Over 600,000 vehicles were recalled by Volkswagen and Mazda, with Volkswagen recalling vehicles due to air bag issues and Mazda recalling vehicles because of potential steering loss.
Volkswagen issued a vehicle recall order covering 420,000 vehicles in the United States due to an issue that could prevent the front air bags from properly deploying during a crash.
The recall order covers eight Volkwagen models, including the Tiguran, Passat and Jetta, with the model years of the affected vehicles ranging from 2010 to 2014.
Specifically, the vehicles included in the recall order were the Tiguan, Passat and CC from 2010 to 2014, the Jetta and Eos from 2010 to 2013, the GTI and Golf from 2011 to 2014 and the Jetta SportWagen from 2011 to 2013.
According to the National Highway Traffic Safety Administration (NHTSA), debris could possibly rip through a cable that powers the front air bag, leading to deployment failure in the event of an accident. Nine customers have sent in their complaints regarding the issue, but the NHTSA said that no injuries or accidents involving the problem have so far been reported.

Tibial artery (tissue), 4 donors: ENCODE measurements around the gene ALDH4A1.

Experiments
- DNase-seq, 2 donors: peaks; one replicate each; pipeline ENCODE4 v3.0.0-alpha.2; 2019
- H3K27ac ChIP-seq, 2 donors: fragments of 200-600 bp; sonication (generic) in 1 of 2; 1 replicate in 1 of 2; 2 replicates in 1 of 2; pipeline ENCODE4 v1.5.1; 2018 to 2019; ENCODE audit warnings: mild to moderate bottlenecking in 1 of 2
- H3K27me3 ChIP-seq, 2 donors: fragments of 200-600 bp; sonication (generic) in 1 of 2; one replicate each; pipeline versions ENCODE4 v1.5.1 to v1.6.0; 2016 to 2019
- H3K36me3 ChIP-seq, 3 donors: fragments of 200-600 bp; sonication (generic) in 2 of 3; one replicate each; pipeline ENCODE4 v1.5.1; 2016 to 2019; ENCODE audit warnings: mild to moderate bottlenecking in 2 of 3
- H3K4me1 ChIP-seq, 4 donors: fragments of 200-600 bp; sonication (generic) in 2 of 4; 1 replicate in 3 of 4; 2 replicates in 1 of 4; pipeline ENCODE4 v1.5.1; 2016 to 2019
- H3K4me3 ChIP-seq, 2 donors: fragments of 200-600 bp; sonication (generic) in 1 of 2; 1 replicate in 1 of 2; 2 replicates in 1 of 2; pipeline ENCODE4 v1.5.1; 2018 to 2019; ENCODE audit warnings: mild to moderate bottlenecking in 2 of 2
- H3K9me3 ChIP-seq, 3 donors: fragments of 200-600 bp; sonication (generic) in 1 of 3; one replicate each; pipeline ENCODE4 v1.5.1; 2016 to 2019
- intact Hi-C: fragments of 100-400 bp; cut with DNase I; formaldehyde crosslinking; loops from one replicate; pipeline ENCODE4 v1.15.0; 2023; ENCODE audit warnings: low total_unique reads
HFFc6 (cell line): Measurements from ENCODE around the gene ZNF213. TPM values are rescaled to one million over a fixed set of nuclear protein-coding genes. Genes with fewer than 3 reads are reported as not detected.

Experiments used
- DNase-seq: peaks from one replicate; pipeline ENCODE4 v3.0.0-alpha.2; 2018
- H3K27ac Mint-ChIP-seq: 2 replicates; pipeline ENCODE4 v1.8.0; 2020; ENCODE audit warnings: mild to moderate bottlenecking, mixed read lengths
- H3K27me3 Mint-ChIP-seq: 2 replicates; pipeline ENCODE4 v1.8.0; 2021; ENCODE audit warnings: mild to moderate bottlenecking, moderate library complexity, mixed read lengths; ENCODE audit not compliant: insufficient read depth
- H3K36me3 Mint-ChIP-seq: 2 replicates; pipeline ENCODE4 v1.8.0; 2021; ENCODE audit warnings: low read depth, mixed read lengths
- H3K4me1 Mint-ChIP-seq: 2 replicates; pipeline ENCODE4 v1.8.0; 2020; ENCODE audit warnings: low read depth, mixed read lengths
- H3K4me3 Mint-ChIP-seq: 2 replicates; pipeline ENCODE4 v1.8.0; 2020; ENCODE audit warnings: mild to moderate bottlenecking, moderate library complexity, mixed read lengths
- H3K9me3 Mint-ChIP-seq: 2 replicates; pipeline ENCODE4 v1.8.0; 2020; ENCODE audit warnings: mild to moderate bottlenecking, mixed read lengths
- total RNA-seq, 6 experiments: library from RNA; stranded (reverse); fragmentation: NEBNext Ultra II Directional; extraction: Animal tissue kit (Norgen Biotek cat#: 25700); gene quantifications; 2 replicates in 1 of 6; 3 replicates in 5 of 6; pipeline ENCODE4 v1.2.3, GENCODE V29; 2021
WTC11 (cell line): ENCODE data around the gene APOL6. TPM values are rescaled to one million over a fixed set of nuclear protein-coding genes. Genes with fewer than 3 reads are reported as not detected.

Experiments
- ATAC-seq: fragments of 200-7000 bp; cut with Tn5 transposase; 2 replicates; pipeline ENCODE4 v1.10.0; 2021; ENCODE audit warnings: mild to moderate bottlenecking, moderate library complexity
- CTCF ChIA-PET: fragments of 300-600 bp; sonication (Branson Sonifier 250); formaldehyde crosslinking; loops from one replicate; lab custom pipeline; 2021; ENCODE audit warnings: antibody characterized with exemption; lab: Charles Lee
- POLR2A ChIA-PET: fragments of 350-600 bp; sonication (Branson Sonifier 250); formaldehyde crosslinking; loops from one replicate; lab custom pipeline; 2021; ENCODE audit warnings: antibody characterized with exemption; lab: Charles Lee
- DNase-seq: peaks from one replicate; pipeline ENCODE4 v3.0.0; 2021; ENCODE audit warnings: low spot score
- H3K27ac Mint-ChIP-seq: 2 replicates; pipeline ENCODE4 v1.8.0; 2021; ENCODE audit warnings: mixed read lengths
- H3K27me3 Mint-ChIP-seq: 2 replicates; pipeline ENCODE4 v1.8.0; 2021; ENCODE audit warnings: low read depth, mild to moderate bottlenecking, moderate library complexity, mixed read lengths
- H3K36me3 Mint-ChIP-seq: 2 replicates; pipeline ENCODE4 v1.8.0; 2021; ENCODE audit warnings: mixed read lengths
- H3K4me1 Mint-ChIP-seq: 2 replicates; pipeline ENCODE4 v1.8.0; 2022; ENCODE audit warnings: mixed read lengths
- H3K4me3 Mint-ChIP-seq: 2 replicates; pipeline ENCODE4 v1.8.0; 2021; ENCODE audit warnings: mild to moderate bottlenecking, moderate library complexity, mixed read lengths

Volkswagen revealed that a fix is currently under development for the issue, and that the owners of the affected vehicles will be notified once it is ready to be deployed. However, the automobile manufacturer said that customers that see their air bag monitoring lights on should get in touch with their dealers right away for a vehicle inspection or repair.
Mazda's vehicle recall, on the other hand, involves 193,000 units of the CX-9, its biggest SUV, to fix suspension parts in the vehicle that can potentially rust and come loose, which would lead to steering loss.
The affected vehicles in the United States have models years from 2007 to 2014. According to regulators, the front ball joints of the CX-9's can accumulate rust due to water leakages, and then separate from the vehicle's suspension. The ball joints are the components that cause the wheels of the vehicle to pivot after the driver turns the steering wheel.
Owners of the affected vehicles that take their CX-9's back to the dealers will have the problematic suspension parts replaced.
Mazda first discovered the issue in May 2012 and fixed the problem in its factories in January last year. The NHTSA, however, started to investigate the problem after 16 owners sent in complaints.